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We Have a New Prime Minster

We have a new Prime Minster.  Mrs May along with her ever growing cabinet have the large task of steadying the ship and directing the UK through turbulent times and, I’m sure, even more turbulent Brexit negation’s in Europe.  

We are three weeks from the Brexit decision and a huge amount of politics has entailed.  The financial markets have returned to more orderly operations after initial shocks.  However, those involved in rural property are still uncertain of the true effects of Brexit and how things will change in the near future.  The full impacts of Brexit are yet to be understood, But we do know that there is a strong link between the property market and the strength of the economy.  It is anticipated that consumer confidence and big business decisions/deals will decrease over the negations. 

Already I have observed a decrease in rural market activity as investors, be it farmers or speculative investors are holding on to see what happens as they expect values to decrease.  Land values had already stagnated and decreased in places across the UK before Brexit.  Now with Sterling in a weaker position on world markets oil and other imported commodities that are dealt in US Dollars will become more expensive.  Over time the UK will most probably see rising inflation levels due to the weak Pound.  However, the weak Pound will mean UK exports will be cheaper for overseas purchasers.  If Sterling remains weak for a good while, UK industry and farming may well benefit dramatically.  UK farmland values are expected to fall, but with a weaker Pound, farmland should not fall in value so drastically as business will continue.  However, not all farming entails selling products overseas and these farms could be worse hit.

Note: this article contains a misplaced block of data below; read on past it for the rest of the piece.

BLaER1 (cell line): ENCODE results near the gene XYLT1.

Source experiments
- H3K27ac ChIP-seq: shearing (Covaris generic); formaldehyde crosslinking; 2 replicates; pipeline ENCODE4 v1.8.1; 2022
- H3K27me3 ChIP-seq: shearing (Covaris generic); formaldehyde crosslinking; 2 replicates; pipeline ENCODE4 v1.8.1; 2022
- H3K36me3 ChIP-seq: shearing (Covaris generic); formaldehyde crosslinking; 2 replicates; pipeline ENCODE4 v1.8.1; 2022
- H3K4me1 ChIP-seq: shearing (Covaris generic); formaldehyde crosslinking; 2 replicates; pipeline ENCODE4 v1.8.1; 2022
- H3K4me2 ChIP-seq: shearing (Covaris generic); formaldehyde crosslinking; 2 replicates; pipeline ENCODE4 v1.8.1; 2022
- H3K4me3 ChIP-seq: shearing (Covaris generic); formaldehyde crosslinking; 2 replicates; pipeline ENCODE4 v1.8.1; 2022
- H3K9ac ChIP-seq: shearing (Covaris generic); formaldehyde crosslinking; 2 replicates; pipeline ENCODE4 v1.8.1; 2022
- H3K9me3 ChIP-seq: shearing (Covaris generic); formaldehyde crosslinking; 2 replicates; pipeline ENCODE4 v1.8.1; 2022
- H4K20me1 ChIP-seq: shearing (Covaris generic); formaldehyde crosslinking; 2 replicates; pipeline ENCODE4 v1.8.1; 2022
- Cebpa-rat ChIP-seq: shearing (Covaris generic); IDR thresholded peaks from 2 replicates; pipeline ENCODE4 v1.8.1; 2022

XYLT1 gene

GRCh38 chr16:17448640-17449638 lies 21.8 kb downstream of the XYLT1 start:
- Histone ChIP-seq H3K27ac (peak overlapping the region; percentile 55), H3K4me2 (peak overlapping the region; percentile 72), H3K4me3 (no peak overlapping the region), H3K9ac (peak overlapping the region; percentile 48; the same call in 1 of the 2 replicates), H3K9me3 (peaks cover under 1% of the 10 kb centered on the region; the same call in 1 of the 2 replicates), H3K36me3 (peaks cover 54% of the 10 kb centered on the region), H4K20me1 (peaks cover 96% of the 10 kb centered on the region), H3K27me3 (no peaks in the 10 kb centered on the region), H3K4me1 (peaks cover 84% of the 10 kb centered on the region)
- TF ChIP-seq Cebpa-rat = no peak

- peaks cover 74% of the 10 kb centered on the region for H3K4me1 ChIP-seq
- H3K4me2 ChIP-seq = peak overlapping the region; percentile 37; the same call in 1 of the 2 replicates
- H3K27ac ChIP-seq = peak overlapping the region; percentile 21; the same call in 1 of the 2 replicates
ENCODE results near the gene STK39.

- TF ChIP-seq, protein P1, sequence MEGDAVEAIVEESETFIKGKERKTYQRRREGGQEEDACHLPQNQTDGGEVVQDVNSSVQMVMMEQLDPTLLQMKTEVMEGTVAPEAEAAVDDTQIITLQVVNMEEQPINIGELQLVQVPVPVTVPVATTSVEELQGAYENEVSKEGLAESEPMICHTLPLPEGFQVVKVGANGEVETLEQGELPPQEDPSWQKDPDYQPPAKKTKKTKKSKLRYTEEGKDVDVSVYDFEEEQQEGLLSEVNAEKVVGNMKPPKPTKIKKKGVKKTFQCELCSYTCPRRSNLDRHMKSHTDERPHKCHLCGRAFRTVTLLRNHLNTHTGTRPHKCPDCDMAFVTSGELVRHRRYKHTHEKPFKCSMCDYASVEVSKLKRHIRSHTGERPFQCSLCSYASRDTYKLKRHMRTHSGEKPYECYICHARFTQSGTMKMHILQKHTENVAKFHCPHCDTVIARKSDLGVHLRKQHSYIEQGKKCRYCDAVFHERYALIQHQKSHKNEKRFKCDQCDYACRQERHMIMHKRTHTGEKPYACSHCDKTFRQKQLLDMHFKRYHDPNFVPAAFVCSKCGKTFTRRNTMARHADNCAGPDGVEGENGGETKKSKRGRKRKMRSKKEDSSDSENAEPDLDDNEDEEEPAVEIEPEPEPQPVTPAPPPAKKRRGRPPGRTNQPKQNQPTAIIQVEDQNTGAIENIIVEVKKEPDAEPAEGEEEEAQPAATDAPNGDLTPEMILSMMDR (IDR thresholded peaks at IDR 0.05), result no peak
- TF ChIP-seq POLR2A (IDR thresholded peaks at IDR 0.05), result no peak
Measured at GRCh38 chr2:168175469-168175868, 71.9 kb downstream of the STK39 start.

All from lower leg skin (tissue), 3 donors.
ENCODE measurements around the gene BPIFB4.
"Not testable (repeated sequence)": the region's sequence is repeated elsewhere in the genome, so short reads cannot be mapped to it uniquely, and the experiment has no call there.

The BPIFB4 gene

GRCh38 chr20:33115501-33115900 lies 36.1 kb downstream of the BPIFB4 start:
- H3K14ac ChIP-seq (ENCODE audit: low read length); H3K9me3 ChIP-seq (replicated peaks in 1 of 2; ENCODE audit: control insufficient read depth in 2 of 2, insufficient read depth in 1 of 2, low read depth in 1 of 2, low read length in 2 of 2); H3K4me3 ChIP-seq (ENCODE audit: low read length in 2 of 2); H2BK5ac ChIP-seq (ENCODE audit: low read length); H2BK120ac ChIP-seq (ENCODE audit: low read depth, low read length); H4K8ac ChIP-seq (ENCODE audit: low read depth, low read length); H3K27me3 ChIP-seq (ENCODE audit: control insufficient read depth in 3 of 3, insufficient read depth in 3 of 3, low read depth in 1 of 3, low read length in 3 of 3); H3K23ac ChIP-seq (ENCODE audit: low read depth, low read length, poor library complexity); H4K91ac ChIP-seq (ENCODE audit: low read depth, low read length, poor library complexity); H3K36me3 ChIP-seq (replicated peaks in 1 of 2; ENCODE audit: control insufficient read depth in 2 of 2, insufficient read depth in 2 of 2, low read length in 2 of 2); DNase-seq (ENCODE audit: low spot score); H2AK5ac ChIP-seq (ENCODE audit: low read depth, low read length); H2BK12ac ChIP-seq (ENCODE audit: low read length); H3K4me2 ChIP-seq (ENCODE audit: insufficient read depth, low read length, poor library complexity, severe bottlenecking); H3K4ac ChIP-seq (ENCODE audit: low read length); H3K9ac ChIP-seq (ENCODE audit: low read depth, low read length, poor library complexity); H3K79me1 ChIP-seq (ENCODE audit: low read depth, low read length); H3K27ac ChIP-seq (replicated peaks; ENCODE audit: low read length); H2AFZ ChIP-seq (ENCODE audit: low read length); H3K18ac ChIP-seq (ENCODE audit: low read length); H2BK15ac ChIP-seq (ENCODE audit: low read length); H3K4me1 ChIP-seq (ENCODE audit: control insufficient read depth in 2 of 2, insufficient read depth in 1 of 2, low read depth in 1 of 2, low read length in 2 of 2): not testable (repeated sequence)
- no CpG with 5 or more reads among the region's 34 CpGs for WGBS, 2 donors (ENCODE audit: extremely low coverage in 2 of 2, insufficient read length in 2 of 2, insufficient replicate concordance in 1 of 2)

There is still a huge demand for housing and the new Prime Minister made this abundantly clear in her first speech as Prime Minster yesterday evening.  However, the Governor of the Bank of England has signalled that he and the MPC will be reducing the interest rate to 0.25% in a bid to further encourage spending.  Not only this, the cost of borrowing will become cheaper which could aid the further development of new homes and the stagnation in the housing market.  Contrary to this, housing market activity is slowing with people not willing to make the large investments in uncertain times especially after experts are predicting that house prices will fall.

Author: Woolley
Published on: Friday, July 15th, 2016

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